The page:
Dickson Nsofor is the founder and CEO of Kora, a cross-border financial service platform built for Africa, that enables people to send money to each other irrespective of the distance between them, and at a cheaper rate using blockchain technology.
AfricaTechReport: Briefly tell us about yourself?
Nsofor: My name is Dickson Nsofor, I was born and bred in Jos City, I spent most of my life solving global challenges. I started out by solving internet, phone accessories and mobile phones challenges; worked a bit in the fashion industry, back in my school days but now I try to solve payment challenges across Africa.
AfricaTechReport: How did you come about Kora Network?
Nsofor: So,while working at the United Nations sometimes back, I got exposed to huge fragmentation across Africa as well as the huge capital inflows from developed country into Africa, and how huge chunk of the transaction is being taken by transaction fee, we founded Kora to reduce transaction fee and time.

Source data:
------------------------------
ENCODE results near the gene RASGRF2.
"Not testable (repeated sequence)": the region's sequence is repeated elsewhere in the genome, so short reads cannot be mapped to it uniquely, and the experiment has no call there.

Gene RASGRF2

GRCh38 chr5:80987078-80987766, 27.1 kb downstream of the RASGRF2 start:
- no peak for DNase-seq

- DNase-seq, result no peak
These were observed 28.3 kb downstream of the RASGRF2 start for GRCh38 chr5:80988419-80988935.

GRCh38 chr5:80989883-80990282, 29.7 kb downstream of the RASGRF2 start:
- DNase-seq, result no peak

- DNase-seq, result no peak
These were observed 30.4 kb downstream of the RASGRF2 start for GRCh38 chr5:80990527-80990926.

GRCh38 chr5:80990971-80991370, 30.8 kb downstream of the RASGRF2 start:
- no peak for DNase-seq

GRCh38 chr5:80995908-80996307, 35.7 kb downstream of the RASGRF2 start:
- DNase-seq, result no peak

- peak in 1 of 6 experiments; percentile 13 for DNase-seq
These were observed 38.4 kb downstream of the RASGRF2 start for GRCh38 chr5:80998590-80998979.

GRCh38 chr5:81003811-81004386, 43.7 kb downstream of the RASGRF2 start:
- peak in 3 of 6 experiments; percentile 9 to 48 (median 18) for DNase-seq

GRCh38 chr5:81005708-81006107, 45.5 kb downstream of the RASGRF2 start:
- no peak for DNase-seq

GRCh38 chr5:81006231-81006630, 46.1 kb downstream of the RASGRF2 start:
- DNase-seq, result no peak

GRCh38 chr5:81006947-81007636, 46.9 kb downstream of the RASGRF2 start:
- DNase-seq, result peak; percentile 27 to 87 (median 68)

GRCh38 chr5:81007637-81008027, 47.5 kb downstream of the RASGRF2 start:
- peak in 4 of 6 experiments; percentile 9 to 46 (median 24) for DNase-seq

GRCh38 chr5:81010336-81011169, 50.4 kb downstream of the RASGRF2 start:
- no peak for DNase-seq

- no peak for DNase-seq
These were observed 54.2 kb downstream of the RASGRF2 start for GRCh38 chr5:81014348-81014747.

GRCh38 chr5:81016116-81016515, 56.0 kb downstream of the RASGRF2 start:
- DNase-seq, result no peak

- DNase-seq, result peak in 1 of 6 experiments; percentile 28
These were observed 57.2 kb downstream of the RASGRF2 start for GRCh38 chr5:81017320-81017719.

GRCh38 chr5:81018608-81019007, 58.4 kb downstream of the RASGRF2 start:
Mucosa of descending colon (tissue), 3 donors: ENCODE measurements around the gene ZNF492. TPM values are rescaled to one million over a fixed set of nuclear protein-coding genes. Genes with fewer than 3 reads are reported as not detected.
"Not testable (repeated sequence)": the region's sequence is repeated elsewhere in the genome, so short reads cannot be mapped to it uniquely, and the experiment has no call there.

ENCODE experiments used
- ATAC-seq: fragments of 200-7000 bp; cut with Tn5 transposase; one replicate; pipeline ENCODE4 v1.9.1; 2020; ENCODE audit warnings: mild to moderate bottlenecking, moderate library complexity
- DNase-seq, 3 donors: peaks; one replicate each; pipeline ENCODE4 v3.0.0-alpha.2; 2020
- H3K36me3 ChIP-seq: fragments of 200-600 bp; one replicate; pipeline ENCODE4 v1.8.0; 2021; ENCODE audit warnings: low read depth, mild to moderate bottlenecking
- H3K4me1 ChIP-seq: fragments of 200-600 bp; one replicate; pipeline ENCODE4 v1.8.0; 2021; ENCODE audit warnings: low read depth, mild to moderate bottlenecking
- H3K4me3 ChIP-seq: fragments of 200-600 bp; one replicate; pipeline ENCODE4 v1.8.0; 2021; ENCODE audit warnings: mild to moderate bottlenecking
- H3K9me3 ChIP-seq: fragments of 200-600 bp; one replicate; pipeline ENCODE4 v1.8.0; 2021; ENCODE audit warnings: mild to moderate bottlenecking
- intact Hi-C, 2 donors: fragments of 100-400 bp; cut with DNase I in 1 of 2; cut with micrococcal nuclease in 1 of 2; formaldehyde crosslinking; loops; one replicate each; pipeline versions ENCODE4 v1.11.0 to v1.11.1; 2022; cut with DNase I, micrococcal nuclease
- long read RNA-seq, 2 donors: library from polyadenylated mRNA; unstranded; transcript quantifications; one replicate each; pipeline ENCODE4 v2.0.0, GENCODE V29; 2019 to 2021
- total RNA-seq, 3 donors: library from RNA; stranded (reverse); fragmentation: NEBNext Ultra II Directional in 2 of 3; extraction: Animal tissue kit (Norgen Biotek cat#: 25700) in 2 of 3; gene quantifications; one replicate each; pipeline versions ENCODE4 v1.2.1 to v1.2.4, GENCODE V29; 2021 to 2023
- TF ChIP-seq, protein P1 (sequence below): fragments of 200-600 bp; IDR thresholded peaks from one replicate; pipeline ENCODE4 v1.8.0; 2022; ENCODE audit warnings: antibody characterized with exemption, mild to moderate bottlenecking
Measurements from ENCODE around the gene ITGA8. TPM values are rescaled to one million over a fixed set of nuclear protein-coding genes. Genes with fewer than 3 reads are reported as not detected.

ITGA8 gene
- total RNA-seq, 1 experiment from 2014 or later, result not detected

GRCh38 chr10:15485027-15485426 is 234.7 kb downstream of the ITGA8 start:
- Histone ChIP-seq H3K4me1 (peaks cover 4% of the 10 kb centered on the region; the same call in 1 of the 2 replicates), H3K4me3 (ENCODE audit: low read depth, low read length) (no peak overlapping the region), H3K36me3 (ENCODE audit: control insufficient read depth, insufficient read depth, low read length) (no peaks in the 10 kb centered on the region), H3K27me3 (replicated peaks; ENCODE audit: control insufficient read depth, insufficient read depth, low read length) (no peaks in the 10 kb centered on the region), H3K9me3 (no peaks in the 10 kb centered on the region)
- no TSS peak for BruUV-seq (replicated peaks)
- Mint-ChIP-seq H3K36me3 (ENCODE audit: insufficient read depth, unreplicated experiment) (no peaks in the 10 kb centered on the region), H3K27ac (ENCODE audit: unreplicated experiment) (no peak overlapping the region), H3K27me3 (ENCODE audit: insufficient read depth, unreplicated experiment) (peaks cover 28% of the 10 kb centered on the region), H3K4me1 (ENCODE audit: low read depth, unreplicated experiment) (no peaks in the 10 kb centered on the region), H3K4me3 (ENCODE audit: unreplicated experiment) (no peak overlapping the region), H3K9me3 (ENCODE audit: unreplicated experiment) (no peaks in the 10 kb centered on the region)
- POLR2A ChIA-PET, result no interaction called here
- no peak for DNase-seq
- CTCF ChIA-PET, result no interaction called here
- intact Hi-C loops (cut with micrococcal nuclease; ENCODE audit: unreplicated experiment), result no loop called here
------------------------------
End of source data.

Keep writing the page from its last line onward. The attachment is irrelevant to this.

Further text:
AfricaTechReport: Have you been able to achieve success in that line?
Nsofor: I wouldn’t call it success, because I can defined the success of Kora probably in three or four years from now when we are able to accomplish our vision.
AfricaTechReport: Is Kora your first step in the entrepreneurial journey?
Nsofor: No, it is the fourth, all others didn’t work out fine. Like I said, I used to be a fashion designer back then,that failed. Then, we moved over to designing mobile phones, actually Lixon mobile was one of the first mobile phones in Nigeria and cost about 2,000 naira, that was a couple of years back, before tecno came in and took the market share, they suffocated us. So, we moved on to designing mobile tablets, designing educational tablets, like those used by some universities and polytechnics in Nigeria. Then, we went over to biometric consultation which also had its own issues because of the change of government at that time.
AfricaTechReport: Considering the Central Bank of Nigeria’s stand on digital currency, do you see such as a barrier to the adoption of digital currency across Africa?